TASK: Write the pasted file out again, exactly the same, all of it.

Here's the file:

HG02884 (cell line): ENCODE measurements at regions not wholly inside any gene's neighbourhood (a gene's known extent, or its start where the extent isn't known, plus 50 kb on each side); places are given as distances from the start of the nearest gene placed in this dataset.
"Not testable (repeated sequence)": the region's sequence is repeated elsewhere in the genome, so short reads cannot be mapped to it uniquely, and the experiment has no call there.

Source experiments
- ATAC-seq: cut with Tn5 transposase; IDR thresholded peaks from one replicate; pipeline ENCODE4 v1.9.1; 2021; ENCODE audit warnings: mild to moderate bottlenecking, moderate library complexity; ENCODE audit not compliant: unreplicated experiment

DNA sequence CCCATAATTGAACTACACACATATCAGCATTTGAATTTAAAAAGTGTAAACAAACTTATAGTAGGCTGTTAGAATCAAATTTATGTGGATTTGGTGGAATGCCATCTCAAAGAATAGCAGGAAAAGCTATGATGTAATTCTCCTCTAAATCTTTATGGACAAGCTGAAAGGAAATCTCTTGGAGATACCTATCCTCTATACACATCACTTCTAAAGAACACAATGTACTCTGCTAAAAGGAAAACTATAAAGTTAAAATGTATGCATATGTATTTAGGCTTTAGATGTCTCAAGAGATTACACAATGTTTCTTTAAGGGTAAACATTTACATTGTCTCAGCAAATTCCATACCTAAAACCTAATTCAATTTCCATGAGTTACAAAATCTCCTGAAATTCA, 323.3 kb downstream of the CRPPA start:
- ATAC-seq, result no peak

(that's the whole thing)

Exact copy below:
HG02884 (cell line): ENCODE measurements at regions not wholly inside any gene's neighbourhood (a gene's known extent, or its start where the extent isn't known, plus 50 kb on each side); places are given as distances from the start of the nearest gene placed in this dataset.
"Not testable (repeated sequence)": the region's sequence is repeated elsewhere in the genome, so short reads cannot be mapped to it uniquely, and the experiment has no call there.

Source experiments
- ATAC-seq: cut with Tn5 transposase; IDR thresholded peaks from one replicate; pipeline ENCODE4 v1.9.1; 2021; ENCODE audit warnings: mild to moderate bottlenecking, moderate library complexity; ENCODE audit not compliant: unreplicated experiment

DNA sequence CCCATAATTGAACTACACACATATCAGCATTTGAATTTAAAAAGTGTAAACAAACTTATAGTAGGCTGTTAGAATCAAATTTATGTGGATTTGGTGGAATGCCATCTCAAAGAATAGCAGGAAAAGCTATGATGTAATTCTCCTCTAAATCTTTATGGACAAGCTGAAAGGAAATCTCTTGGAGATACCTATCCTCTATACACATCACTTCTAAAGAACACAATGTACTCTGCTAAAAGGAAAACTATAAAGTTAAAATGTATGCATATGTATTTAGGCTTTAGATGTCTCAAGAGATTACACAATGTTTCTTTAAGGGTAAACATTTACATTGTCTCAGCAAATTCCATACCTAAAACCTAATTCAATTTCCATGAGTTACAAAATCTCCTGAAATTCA, 323.3 kb downstream of the CRPPA start:
- ATAC-seq, result no peak